Or cut a rug, which the neighborhood did when it created the annual Fiesta! Fiesta! celebration. That event, which brought people back to Larimer Street every September, was Ed's second-best moment.
The third was when the ballpark opened. But baseball also presented Larimer Street's unofficial mayor with his greatest challenge. For a time his parents had lived at 21st and Clay, near Mile High Stadium, and he knew that the neighborhood was more likely to wind up a sea of parking lots than an oasis of old-time charm. That's what 90 percent of the businesspeople around him assumed would happen, he says, and it took years and lots of sleepless nights to convince them otherwise. And it wasn't just his neighbors that he had to convince--there was also the city to contend with.
But with the help of freelance urban planner Karle Seydel, Ed fought, and fought hard. "We didn't want to see all this come down and become parking lots," he says. "That was our game plan." Slowly, the Ballpark Neighborhood group grew from seven people to 68 businesses. And today the storefronts of Larimer not only still stand, they stand taller, the beneficiaries of much-needed facelifts. Up at 21st Street, the Key Club and blue room are drawing another generation to Larimer; a deal's in the works for Hub Loans, across the street from Johnnie's; the corner at 20th occupied by the falling-down Elbow Room is set to be built back up. "It has taken us seven, eight years to get this off the ground," Ed says. "I believe we're at the peak."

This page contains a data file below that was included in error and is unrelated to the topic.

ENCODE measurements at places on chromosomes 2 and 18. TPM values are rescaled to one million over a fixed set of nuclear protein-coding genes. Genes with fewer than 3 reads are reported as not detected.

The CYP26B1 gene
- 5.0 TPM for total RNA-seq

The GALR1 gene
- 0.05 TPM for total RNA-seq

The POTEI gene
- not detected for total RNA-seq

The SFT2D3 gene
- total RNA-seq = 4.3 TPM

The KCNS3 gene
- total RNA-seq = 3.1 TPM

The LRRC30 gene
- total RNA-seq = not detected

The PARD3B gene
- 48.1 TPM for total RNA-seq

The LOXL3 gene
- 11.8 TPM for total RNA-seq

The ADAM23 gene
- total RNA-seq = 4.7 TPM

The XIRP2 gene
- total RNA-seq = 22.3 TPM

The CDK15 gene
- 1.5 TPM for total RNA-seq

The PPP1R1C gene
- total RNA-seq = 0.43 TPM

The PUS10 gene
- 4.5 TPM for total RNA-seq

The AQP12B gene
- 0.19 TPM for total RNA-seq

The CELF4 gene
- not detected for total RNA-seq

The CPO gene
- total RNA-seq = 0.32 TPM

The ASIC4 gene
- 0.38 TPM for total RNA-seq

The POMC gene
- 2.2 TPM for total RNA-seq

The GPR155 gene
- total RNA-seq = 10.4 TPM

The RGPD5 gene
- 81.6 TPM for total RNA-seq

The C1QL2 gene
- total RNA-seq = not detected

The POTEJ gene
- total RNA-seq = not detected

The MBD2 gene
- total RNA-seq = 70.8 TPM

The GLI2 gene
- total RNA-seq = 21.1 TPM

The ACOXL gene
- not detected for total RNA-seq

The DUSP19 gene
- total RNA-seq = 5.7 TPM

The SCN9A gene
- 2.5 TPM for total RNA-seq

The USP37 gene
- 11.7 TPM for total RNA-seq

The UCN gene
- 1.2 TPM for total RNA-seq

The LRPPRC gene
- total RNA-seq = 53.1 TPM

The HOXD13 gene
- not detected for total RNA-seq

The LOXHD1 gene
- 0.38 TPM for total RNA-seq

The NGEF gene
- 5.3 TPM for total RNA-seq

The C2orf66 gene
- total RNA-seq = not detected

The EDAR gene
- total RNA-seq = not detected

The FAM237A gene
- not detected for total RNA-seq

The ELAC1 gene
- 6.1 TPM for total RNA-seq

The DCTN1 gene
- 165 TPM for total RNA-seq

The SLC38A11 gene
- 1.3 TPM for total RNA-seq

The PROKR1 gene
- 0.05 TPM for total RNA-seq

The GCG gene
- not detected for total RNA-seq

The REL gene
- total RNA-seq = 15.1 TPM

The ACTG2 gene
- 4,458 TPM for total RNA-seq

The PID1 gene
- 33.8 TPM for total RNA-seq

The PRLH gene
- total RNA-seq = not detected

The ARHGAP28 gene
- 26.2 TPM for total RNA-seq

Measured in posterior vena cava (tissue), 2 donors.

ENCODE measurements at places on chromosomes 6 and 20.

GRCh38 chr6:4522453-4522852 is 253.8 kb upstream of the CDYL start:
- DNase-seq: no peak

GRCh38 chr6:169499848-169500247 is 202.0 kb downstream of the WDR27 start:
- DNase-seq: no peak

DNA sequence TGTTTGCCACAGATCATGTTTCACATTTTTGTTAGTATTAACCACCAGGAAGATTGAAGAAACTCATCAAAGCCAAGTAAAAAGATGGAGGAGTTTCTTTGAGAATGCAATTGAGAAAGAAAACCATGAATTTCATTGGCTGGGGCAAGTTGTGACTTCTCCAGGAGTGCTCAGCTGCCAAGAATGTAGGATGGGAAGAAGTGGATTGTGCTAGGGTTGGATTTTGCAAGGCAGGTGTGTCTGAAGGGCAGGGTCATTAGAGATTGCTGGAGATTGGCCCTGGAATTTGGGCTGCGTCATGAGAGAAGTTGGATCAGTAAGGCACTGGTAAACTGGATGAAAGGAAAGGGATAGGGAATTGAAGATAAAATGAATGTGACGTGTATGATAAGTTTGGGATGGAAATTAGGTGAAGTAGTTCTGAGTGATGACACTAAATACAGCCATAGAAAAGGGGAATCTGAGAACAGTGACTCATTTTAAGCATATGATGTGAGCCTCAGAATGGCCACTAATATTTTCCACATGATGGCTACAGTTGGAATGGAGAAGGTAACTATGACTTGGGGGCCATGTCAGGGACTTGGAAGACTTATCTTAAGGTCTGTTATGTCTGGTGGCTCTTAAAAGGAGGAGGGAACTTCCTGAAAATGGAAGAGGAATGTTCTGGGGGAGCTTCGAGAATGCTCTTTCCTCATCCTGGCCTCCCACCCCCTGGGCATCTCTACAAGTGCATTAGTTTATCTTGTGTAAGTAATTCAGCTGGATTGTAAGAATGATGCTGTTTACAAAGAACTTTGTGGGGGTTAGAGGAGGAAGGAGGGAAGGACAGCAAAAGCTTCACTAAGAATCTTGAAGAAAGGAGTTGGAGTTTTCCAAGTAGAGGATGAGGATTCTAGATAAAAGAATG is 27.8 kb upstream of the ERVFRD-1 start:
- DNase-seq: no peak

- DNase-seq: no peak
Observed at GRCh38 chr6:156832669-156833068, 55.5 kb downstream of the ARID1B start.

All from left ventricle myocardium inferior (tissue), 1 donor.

He can see his vision taking shape. He can see the multicultural shopping area he always imagined, the string of small, family-owned businesses--places not unlike Johnnie's Market, where Ed and Helen and their two girls worked so hard. He can see the families coming down to eat and shop in a neighborhood as safe as any other in town. He can see this, even if the vision in his mind does not yet match the reality out the door.
"I'm real optimistic about everything going on," he says. "I see nothing but good for this area. I just hope God gives me enough time to see it through."
And Ed will be watching. Even though Johnnie's Market is closed--cerrado--he'll still be around. He wants to make sure the city builds something on that vacant lot across from Coors Field, rather than let it become a parking lot. "I'll fight that," he vows. After all, he'll be watching, hanging out on his street, keeping an eye on things. "I've got a lot of friends here," he says. "I know everybody--I even know the drunks and winos. I've been here so long, they respect me.
"I've made a good living off this street. This street has been good to me.